Marshmallow has been used in connection with asthma, the common cold/sore throat, cough, Crohn’s disease, diarrhea, gastritis, gastroesophageal reflux disease (GERD), indigestion, abnormal pap smear, peptic ulcer, and ulcerative colitis.
Marshmallow (not to be confused with confectionery marshmallows) has long been used by herbalists to treat coughs and sore throats. Due to its high mucilage content, this plant is soothing to inflamed mucous membranes. It is also used by herbalists to soothe chapped skin, chilblains (sores caused by exposure to cold), and minor wounds.
Active constituents in Marshmallow:
Mucilage, made up of large carbohydrate (sugar) molecules, is though to be the active constituent in marshmallow. This smooth, slippery substance is believed to soothe and protect irritated mucous membranes. It has primarily been used as a traditional herbal soothing agent for conditions of the respiratory and digestive tracts.
The German Commission E monograph suggests 1 1/4 teaspoon (6 grams) of the root per day.
Marshmallow can be made into a hot or cold water tea. Often 2–3 teaspoons (10–15 grams) of the root and/or leaves are used per cup (250 ml) of water. Generally, a full day’s amount is steeped overnight when making a cold water tea, 6–9 teaspoons (30–45 grams) per three cups (750 ml) of water, or for fifteen to twenty minutes in hot water. Drink three to five cups (750–1250 ml) a day.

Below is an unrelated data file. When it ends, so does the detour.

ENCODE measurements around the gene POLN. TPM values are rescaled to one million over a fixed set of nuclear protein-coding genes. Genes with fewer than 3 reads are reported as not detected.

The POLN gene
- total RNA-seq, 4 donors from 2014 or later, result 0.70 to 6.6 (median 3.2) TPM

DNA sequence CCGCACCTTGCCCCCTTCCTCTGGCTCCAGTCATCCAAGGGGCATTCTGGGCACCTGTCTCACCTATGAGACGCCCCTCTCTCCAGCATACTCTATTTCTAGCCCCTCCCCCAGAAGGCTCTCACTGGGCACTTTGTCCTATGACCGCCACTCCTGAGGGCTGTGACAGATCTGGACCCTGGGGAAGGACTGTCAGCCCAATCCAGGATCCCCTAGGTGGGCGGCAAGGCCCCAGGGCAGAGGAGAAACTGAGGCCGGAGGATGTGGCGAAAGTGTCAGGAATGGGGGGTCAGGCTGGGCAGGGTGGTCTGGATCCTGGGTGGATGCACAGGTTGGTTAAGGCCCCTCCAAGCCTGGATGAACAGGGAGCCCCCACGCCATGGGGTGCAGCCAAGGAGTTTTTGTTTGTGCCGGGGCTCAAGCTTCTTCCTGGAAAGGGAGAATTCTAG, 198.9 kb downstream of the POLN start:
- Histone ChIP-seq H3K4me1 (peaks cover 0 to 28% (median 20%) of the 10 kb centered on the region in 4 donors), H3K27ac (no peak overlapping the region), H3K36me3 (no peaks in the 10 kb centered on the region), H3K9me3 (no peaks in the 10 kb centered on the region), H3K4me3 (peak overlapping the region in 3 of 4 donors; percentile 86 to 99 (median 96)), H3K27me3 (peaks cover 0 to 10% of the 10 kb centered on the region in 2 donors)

Since the plant is so gooey, it does not combine well with other plants. Nevertheless, it can be found in some herbal cough syrups.
Herbal extracts in capsules and tablets providing 5–6 grams of marshmallow per day can also be used, or it may be taken as a tincture—1–3 teaspoons (5–15 ml) three times daily.
Botanical name: Althea officinalis. The marshmallow plant thrives in wet areas and grows primarily in marshes. Originally from Europe, it now grows in the United States as well.
The root and leaves are used medicinally.
Precautions with Marshmallow:
It is generally safe with only rare allergic reactions reported. At the time of writing, there were no well-known drug interactions with marshmallow.